I asked students to turn and talk: Which fraction is bigger? 1/2 or 3/4? Following about a minute of conversation, students shared: 3/4 is bigger because 1/2 of four beans is 2/4. We then discussed the importance of referring to the same whole when comparing fractions. At this point, I added labels and explained: If we are using beans to compare 1/2 and 3/4, then we have to use the same number of beans to show 1/2 as we use to show 1/4. In other words, if we use four beans to show 1/2 on this side, then we have to use four beans to show 3/4 on this other side.

Same Denominators

Next, we moved on to comparing fractions that have the same denominators. I wrote 1/4 and 2/4 on the poster, Same Denominator Poster, and asked students to do the same on their boards: Turn and talk with a nearby student. Which fraction is greater and how do you know? Many students immediately went to work drawing visual representations for both fractions: 1:4<2:4. Students pointed out, "The 2 is bigger than the one so 2/4 is bigger than 1/4." I asked: Is the fraction with the greater numerator always bigger? What if I had 1/4 and 2/8? Students then explained and I added to the poster, "Just compare the numerators if the denominator is the same." Some students explained their thinking further on their white boards: 1:4 < 2:4 Explanation.

I asked students: Can you show me two more fractions that can be compared using this strategy?One student showed 1/2 < 4/2: 1:2 < 4:2 Student Model. Another student showed how 5/15 < 10/15: 5:15<10:15.

Same Numerators

I then asked: Well, what if we have different denominators, but the numerator is the same? I wrote 1/10 and 1/2 on this poster, Same Numerators Poster, and students did the same on their own white boards. Students immediately began talking with a partner. It was interesting to watch how many students drew models to explain their thinking: 1:10 < 1:2 Circle Model. The model students gravitated to the most was the area model.

Again, students explained, and I wrote on the poster, "1/10 is less than 1/2 because the smaller the denominator, the bigger the fraction." One student added, "Yeah, it's just like on our conjecture chart, "The smaller the denominator the bigger the fraction, like 1/2 and 1/4." Then, another student added, "But not all the time... the numerators have to be the same." This student, 1:10 < 1:2, did a great job explaining this concept, "If the numerator is the same, the fraction with the smaller denominator will be greater." (I just wished her rectangles were the same size.)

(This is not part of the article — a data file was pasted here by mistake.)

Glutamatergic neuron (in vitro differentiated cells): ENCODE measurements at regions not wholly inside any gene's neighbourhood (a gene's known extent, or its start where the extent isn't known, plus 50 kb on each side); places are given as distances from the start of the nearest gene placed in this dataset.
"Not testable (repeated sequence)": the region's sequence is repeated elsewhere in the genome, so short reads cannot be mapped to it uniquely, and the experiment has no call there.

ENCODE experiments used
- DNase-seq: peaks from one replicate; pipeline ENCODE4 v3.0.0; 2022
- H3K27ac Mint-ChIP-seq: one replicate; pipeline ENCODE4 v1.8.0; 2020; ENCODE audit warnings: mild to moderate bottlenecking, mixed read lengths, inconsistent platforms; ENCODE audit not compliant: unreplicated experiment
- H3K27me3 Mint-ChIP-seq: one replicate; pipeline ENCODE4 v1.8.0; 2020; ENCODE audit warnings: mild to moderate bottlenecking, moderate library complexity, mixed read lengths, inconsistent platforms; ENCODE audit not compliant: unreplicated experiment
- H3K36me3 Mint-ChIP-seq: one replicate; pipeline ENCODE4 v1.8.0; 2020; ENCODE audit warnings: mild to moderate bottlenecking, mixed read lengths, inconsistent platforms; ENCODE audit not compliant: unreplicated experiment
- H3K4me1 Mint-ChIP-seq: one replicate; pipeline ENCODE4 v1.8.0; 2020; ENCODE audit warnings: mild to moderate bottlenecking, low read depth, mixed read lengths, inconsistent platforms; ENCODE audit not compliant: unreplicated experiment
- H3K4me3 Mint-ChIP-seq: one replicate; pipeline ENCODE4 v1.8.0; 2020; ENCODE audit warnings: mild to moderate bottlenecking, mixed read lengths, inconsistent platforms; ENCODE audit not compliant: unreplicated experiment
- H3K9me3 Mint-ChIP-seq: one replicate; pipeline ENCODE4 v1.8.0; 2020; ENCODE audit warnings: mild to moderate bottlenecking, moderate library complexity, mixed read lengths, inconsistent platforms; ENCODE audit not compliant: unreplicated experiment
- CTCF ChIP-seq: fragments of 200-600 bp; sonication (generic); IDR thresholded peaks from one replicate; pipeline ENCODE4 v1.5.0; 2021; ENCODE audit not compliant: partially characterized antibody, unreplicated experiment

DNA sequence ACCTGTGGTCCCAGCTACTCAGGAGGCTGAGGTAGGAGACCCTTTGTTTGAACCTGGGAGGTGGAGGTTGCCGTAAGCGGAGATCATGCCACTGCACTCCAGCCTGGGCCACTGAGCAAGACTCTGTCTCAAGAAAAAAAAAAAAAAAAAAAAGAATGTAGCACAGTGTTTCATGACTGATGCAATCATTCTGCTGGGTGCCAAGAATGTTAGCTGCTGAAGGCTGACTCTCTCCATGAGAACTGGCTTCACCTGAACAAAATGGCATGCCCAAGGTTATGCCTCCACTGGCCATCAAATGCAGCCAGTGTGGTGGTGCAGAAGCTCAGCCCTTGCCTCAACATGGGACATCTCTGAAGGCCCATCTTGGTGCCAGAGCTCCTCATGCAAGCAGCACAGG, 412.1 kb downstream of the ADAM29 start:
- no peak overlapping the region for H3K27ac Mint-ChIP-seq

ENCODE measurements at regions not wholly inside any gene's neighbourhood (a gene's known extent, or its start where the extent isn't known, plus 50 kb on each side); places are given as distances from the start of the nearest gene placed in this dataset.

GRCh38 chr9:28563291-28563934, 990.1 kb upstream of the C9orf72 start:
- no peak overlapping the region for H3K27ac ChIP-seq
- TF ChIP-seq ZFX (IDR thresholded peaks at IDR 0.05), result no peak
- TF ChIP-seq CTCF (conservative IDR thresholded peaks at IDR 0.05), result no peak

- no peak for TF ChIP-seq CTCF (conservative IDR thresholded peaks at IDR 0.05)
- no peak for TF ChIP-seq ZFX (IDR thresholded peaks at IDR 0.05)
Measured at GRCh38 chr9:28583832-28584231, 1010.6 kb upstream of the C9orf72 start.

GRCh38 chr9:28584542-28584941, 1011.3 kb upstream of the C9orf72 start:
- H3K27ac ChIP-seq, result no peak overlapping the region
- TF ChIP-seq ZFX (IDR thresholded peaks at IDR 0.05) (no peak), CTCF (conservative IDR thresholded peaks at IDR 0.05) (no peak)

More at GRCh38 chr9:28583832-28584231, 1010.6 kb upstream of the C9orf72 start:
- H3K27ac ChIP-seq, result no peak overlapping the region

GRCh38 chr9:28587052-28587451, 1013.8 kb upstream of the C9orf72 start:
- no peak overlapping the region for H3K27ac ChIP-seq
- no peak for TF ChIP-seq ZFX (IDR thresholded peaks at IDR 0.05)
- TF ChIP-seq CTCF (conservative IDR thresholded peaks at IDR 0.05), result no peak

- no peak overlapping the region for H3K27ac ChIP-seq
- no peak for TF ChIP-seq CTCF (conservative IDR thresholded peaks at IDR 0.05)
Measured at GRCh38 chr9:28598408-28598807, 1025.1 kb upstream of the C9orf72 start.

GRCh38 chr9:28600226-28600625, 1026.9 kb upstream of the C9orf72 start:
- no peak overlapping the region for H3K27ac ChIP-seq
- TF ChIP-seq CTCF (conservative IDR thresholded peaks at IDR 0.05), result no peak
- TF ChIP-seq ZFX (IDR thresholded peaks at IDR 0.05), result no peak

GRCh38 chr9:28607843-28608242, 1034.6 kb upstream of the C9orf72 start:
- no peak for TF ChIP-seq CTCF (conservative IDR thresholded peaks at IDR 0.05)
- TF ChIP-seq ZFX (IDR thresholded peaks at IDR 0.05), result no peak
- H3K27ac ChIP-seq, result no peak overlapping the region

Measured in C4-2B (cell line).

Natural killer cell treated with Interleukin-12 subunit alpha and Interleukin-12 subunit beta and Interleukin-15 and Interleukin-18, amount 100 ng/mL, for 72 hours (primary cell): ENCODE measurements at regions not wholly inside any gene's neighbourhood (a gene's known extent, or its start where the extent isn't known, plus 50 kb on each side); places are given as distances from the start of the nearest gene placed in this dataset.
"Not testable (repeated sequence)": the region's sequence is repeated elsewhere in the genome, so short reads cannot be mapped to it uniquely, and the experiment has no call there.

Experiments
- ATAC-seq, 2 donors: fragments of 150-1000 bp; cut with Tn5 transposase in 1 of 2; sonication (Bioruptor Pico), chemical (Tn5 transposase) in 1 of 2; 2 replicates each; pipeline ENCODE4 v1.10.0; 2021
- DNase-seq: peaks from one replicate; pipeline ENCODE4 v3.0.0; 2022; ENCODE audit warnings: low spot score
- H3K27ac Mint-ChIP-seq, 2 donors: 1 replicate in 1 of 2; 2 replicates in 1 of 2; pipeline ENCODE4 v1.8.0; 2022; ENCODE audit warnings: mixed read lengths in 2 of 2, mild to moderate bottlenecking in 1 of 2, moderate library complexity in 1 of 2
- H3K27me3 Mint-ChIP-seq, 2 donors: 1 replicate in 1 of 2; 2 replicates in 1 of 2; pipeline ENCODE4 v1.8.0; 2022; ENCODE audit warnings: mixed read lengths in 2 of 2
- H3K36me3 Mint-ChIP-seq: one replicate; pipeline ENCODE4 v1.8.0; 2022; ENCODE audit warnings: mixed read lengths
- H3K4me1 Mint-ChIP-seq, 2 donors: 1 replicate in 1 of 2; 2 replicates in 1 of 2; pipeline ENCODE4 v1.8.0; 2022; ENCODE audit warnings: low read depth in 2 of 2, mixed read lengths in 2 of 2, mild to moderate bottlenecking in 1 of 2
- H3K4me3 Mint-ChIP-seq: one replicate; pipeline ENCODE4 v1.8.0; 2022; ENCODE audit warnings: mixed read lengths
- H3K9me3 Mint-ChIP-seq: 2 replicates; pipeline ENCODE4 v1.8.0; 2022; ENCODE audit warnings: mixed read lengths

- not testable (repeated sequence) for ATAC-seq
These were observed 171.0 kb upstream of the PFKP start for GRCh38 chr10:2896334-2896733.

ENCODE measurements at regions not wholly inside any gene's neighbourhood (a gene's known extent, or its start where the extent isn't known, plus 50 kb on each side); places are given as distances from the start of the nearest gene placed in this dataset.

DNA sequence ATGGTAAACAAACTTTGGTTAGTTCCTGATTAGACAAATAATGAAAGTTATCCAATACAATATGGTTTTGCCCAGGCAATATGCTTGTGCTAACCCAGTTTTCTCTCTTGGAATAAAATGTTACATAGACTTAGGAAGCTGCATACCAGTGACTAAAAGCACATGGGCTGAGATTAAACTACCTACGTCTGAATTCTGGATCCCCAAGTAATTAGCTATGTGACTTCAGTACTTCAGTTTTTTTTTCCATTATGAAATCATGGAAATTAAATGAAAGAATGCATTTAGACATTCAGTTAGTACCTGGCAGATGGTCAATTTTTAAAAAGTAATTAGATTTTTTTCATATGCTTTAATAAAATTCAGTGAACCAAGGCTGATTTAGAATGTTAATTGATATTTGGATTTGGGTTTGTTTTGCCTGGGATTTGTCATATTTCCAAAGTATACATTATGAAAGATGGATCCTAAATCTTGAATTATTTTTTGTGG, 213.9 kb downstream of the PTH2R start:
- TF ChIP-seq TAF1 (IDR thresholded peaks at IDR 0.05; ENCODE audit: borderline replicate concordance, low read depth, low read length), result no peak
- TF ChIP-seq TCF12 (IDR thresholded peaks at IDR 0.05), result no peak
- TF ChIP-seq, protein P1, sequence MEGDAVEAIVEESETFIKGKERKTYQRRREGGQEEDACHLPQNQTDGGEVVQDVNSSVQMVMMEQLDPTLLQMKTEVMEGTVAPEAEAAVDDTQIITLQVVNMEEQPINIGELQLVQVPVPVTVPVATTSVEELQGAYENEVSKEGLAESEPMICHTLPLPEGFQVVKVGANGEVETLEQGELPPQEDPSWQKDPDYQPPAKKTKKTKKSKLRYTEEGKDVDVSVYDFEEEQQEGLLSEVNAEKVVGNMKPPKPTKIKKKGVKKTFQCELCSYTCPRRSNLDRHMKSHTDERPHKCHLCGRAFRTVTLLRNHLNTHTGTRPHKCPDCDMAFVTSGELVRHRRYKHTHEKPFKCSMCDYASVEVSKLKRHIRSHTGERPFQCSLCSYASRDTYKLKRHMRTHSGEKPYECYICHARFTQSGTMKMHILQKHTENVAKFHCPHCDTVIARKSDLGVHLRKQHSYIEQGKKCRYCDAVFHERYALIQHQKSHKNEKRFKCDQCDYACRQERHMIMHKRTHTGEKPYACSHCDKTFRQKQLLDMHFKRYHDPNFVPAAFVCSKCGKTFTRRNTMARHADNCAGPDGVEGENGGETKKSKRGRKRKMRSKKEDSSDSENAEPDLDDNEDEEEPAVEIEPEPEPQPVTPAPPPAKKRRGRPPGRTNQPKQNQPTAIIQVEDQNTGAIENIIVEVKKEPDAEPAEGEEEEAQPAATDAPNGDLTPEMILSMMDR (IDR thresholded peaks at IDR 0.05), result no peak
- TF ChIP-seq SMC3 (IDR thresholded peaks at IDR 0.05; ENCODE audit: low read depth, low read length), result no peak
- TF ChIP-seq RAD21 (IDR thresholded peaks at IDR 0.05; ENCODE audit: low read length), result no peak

Money Model

We then moved on to the money model, Money Model Poster. Since we have been practicing this model regularly during our daily number talks, students were already quite comfortable using this method. We first discussed 1/4 and 1/10. I asked: Turn and talk. Which fraction is greater? How can you use money to justify your thinking? During this time, students drew beautiful representations on their boards to help explain their thinking. Then, students anxiously said, "1/4 of a dollar is the same as $0.25 and 1/10 of a dollar is $0.10." "We know that 25 cents is greater than 10 cents, so 1/4 is the greater fraction." This student, 1:4 > 1:10, showed how 1/4 = 25/100 and 1/10 = 10/100. 

Criss-Cross Method

Finally, we discussed the criss-cross method, Criss Cross Poster. I knew the criss-cross method was a fun trick for students to use as a second strategy (in order to check their visual models later on in this unit). 

I began by modeling the criss-cross method with two simpler examples: 1:2 < 2:3 & 3:5 > 1:2. During the first task, students compared 1/2 to 2/3. I then modeled how to simply multiply the numerator from one fraction with the denominator from the other fraction: 1 x 3 and 2 x 2. Then, we multiplied the denominators together to get 3/6 and 4/6. I then asked: Which is greater... 3/6 or 4/6? Students excited said, "That's so cool!" We then moved on to comparing 3/4 and 1/2. Students caught on quickly and completed the task on their own white boards, many one step ahead of me. With time, students explained, "6/10 is more than 5/10 so 3/5 is greater than 1/2!" 

At this point, we practiced the criss-cross method using more challenging tasks: 

In no time, most students were ready to practice this strategy on their own! 

Student Practice

30 minutes

Choosing Partners

Picking math partners is always easy as I already have students placed in desk groups based upon behavior, abilities, and communication skills. Before students began working, I asked them to discuss how they would like to support each other today. I gave them many examples: Do you want to take turns talking out loud? Do you want to solve quietly and then check with each other? Or do you want to turn and talk anytime you get stuck? Students always love being able to develop a "game plan" with their partners! 

Practice Page

To provide students with further practice, I printed two fraction comparison pages from Math-Aids. Knowing that some students would finish faster than others, I printed two pages ofcomparison tasks, front to back. 


I explained: For continued practice today, I'd like for you to continue comparing fractions using the criss-cross method! I then modeled the first five problems for the class to make sure students understood the steps.  

Monitoring Student Understanding

Once students began working, I conferenced with every group. My goal was to support students by providing them with the opportunity to explain their thinking and by asking guiding questions. I also wanted to encourage students to construct viable arguments by using evidence to support their thinking (Math Practice 3). 

  1. What did you do first?
  2. What do you need to always remember?
  3. Why do we compare the numerators when the denominator is the same? 
  4. Does that feel right? 
  5. What makes more sense to you?
  6. Does that always work?


Here are a couple students explaining the Criss-Cross Method beautifully: Using the Criss Cross Method and Same Denominators.

Completed Work

Here are examples of student work:Practice Page Side 1 and Practice Page Side 2.